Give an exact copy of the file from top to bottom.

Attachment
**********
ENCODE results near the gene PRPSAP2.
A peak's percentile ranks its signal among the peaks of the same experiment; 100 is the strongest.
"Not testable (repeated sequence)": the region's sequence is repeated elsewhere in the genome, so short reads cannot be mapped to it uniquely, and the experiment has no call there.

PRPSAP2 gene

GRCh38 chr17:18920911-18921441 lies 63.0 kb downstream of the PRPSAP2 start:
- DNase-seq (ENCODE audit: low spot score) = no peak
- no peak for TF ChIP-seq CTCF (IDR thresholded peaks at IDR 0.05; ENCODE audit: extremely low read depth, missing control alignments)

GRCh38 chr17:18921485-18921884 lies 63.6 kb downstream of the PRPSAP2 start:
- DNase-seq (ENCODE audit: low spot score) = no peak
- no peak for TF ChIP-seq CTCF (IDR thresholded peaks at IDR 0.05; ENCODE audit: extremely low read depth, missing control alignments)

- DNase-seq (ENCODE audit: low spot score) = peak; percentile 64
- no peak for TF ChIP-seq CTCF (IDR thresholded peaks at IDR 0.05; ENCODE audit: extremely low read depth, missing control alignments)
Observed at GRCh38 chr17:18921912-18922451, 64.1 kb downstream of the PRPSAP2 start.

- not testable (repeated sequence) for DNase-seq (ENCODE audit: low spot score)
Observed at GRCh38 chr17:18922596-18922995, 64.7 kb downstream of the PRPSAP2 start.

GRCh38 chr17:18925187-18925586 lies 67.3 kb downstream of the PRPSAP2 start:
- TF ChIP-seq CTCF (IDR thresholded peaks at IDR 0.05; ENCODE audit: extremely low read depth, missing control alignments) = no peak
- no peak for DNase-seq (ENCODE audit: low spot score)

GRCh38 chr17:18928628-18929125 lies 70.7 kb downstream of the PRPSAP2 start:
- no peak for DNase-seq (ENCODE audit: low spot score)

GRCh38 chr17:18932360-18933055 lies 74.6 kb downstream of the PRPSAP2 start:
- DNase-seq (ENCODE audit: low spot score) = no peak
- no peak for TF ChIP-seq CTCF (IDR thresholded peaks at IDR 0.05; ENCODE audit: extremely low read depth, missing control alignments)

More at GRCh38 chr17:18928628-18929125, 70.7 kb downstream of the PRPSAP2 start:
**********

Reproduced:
ENCODE results near the gene PRPSAP2.
A peak's percentile ranks its signal among the peaks of the same experiment; 100 is the strongest.
"Not testable (repeated sequence)": the region's sequence is repeated elsewhere in the genome, so short reads cannot be mapped to it uniquely, and the experiment has no call there.

PRPSAP2 gene

GRCh38 chr17:18920911-18921441 lies 63.0 kb downstream of the PRPSAP2 start:
- DNase-seq (ENCODE audit: low spot score) = no peak
- no peak for TF ChIP-seq CTCF (IDR thresholded peaks at IDR 0.05; ENCODE audit: extremely low read depth, missing control alignments)

GRCh38 chr17:18921485-18921884 lies 63.6 kb downstream of the PRPSAP2 start:
- DNase-seq (ENCODE audit: low spot score) = no peak
- no peak for TF ChIP-seq CTCF (IDR thresholded peaks at IDR 0.05; ENCODE audit: extremely low read depth, missing control alignments)

- DNase-seq (ENCODE audit: low spot score) = peak; percentile 64
- no peak for TF ChIP-seq CTCF (IDR thresholded peaks at IDR 0.05; ENCODE audit: extremely low read depth, missing control alignments)
Observed at GRCh38 chr17:18921912-18922451, 64.1 kb downstream of the PRPSAP2 start.

- not testable (repeated sequence) for DNase-seq (ENCODE audit: low spot score)
Observed at GRCh38 chr17:18922596-18922995, 64.7 kb downstream of the PRPSAP2 start.

GRCh38 chr17:18925187-18925586 lies 67.3 kb downstream of the PRPSAP2 start:
- TF ChIP-seq CTCF (IDR thresholded peaks at IDR 0.05; ENCODE audit: extremely low read depth, missing control alignments) = no peak
- no peak for DNase-seq (ENCODE audit: low spot score)

GRCh38 chr17:18928628-18929125 lies 70.7 kb downstream of the PRPSAP2 start:
- no peak for DNase-seq (ENCODE audit: low spot score)

GRCh38 chr17:18932360-18933055 lies 74.6 kb downstream of the PRPSAP2 start:
- DNase-seq (ENCODE audit: low spot score) = no peak
- no peak for TF ChIP-seq CTCF (IDR thresholded peaks at IDR 0.05; ENCODE audit: extremely low read depth, missing control alignments)

More at GRCh38 chr17:18928628-18929125, 70.7 kb downstream of the PRPSAP2 start: